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  • 1. PHYSICAL DEPARTMENT ANCIENT OLYMPIC GAMES 4º E.S.O. EUROPEAN SECTIONS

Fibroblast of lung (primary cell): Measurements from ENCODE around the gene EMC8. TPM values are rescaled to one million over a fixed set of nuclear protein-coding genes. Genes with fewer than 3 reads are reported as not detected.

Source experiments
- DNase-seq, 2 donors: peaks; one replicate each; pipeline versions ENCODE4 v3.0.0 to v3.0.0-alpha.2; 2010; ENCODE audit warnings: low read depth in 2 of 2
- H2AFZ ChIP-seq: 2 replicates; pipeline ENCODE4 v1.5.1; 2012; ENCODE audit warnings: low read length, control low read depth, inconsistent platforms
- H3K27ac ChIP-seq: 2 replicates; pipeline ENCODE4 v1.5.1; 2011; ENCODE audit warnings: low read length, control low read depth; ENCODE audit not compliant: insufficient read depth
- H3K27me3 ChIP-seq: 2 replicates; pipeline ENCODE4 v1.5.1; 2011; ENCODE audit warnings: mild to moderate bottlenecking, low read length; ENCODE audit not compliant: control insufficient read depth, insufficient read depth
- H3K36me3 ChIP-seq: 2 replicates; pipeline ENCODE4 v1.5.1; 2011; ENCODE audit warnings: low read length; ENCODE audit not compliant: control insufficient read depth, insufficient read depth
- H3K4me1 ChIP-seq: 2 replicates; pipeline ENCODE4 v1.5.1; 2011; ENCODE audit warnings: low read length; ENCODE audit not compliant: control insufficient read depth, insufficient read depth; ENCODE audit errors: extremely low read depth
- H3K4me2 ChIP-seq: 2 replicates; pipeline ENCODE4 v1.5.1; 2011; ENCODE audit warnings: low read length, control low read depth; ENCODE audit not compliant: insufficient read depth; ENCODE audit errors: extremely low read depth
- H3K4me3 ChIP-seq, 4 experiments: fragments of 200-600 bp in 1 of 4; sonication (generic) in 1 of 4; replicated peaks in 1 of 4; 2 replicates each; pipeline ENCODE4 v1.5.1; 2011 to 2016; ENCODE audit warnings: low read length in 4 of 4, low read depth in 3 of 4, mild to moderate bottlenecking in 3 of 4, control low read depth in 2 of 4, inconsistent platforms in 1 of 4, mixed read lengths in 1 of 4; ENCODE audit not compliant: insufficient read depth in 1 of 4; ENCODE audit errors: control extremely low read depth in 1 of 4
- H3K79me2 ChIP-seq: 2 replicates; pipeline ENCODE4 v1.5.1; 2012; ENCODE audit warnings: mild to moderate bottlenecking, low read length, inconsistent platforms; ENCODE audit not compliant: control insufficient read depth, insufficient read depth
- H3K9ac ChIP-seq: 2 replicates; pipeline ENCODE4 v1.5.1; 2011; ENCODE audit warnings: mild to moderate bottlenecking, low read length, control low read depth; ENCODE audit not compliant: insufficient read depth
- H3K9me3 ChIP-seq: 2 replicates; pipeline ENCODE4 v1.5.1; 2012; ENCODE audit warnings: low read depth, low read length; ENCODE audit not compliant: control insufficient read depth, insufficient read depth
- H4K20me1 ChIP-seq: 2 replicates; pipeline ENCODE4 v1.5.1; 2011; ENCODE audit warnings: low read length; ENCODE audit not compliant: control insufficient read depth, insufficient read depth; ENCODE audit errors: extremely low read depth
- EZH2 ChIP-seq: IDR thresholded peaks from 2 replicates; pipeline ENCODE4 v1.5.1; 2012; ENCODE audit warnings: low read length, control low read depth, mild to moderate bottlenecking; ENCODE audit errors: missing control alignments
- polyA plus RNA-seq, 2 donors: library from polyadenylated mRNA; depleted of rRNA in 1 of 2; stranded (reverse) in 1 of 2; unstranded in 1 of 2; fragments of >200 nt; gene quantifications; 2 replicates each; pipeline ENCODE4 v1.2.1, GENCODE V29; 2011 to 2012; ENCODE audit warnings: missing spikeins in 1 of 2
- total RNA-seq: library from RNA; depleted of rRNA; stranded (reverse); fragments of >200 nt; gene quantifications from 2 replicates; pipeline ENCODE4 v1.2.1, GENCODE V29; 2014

• 2. ANCIENT OLYMPIC GAMES INDEX: ANCIENT OLYMPIC GAMES ....................................................................................................................... 3 1. 1.1. 2. INTRODUCTION .................................................................................................................................... 3 Events.................................................................................................................................................... 3 THE CONTEXT OF THE GAMES AND THE OLYMPIC SPIRIT ..................................................... 4 2.1. Why were they held at Olympia?....................................................................................................... 5 2.2. Were there other contests like the Olympics? ................................................................................. 6 2.3. Who could compete in the Olympics? .............................................................................................. 6 2.4. Were women allowed at the Olympics? ........................................................................................... 7 2.5. How were the athletes trained? ......................................................................................................... 7 2.6. What prizes did Olympic victors get? ............................................................................................... 7 2.7. What was the penalty for cheating? .................................................................................................. 8 2.8. Where did the marathon come from? .............................................................................................. 8 2.9. Spectators at the Games ..................................................................................................................... 9 Physical Department 2